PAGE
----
When Things Fall Apart

“It feels like the wheels are coming off the world!”“Everything is becoming unglued!” “It feels like my life is falling apart!”

I’ve heard these statements many times. I’ve made these statements myself many times!

Whether it is our personal world or the entire planet that seems to be falling apart, it is a very difficult experience for any of us.

Paradoxically, these times of upheaval can be extraordinary opportunities for personal and social transformation---if we engage them with great skill and wisdom.

The skill needed is to be willing and able to experience our inner and outer worlds with clear awareness and with an open heart--and without creating a story about what is occurring. Our “story” is typically one of blame or victimization. It’s often some form of “I told you so.” This story usually reinforces our sense of identity.

The wisdom needed is to recognize that our distress is caused not so much by change itself as it is the threat to our sense of identity that change can foster. What’s really falling apart is our internal belief structures. The deepest of these belief structures is our sense of self-identity.

Our sense of self is internal but it is also projected outward on to other persons, organizations and the world around us. When there are changes in these externalized projections of self then changes in the world can trigger the feeling that our identity is falling apart.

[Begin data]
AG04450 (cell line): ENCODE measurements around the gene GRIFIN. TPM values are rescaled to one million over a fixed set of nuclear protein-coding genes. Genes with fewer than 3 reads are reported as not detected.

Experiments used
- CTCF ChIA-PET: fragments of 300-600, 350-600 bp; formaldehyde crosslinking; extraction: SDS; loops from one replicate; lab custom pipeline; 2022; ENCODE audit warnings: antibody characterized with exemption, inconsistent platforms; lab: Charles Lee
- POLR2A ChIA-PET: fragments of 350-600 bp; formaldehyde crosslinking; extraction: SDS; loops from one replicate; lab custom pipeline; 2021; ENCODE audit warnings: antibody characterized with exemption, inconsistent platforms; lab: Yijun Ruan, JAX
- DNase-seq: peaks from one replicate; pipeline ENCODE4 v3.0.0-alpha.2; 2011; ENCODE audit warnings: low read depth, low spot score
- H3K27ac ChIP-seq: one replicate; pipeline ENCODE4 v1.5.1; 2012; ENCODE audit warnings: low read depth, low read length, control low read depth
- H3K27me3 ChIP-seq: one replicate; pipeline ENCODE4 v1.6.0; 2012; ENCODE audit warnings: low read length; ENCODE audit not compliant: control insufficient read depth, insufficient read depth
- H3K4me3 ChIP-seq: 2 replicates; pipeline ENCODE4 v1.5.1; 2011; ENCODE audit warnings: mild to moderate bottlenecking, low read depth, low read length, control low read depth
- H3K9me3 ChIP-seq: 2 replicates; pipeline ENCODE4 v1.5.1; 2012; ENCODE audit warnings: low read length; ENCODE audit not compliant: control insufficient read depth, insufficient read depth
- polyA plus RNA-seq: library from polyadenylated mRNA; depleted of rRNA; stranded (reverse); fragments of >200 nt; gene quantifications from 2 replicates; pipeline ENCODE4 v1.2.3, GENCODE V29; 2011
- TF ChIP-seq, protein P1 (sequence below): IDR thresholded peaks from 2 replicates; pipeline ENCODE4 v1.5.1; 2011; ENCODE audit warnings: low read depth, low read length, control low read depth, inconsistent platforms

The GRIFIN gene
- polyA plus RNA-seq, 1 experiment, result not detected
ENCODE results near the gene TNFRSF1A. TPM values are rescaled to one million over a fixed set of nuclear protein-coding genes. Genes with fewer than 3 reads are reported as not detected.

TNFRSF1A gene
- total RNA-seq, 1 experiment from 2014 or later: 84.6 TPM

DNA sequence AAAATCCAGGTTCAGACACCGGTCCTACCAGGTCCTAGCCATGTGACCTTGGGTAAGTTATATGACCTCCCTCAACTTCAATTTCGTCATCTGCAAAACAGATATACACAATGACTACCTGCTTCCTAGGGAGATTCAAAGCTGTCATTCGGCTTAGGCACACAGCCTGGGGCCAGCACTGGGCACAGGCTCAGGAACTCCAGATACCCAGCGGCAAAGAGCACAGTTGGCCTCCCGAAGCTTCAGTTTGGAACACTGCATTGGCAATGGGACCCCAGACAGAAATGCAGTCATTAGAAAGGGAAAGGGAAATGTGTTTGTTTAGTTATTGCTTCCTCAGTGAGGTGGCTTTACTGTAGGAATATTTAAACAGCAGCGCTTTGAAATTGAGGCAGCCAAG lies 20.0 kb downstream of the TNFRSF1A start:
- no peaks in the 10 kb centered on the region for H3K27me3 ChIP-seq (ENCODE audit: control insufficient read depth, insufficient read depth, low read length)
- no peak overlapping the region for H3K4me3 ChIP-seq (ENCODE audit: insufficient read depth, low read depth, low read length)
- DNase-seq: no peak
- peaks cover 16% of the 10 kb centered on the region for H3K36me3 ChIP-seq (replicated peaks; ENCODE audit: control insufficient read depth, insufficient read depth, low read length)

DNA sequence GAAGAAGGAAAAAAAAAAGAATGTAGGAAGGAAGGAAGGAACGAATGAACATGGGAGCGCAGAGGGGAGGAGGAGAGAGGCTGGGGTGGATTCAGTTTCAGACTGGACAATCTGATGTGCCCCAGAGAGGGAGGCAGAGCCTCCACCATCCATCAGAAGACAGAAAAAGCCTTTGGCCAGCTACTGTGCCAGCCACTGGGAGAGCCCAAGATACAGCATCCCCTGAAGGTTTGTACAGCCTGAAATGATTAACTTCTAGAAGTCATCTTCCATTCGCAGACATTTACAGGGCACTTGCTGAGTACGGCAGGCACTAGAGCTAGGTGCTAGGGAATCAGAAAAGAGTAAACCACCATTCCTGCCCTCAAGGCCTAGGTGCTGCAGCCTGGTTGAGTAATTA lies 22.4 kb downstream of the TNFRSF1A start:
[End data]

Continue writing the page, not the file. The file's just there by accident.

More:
When relationships, careers or social structures end it can feel as if part of us has died. If a person identifies with his career and this identification supports his sense of worthiness and self-esteem, then when that career comes to an end, so may his feeling of value and self-esteem. He may then sink into a deep depression. When someone experiences a divorce she will often experience a sense of deep loneliness and sense of not being loveable or accepted by others. This too can result in feeling very depressed.

If we can consciously allow our self to experience these feelings without becoming lost in them, then a much deeper sense of self will eventually emerge--a self that is not defined by others or by the world. We then experience our essential nature more directly and we will function more freely in our everyday life.

This process essentially reverses the ego-construction process by which our true nature became identified with a limited sense of self defined by external factors. This occurs in our childhood. By the time we reach adulthood our essential nature is entrapped in several layers of identification that stifles our freedom, our creativity and our ability to love unconditionally.

These layers of identification are usually supported by external circumstances. We then live with the fear of losing these external supports. And when these supports break down we may suffer greatly.

If we bring awareness and nonresistance to our suffering then we begin the process of transformation. This can be very painful, but it is ultimately very freeing.

The key is to stay aware, to stay open to change, to be willing to experience discomfort and to trust the process as it unfolds.

Be the observer of it all. The observer is not touched by any change—it is our true self. As we come to identify with the witness self the breakdowns and the experiences of falling apart are seen as opportunities to free true nature from its egoic prison.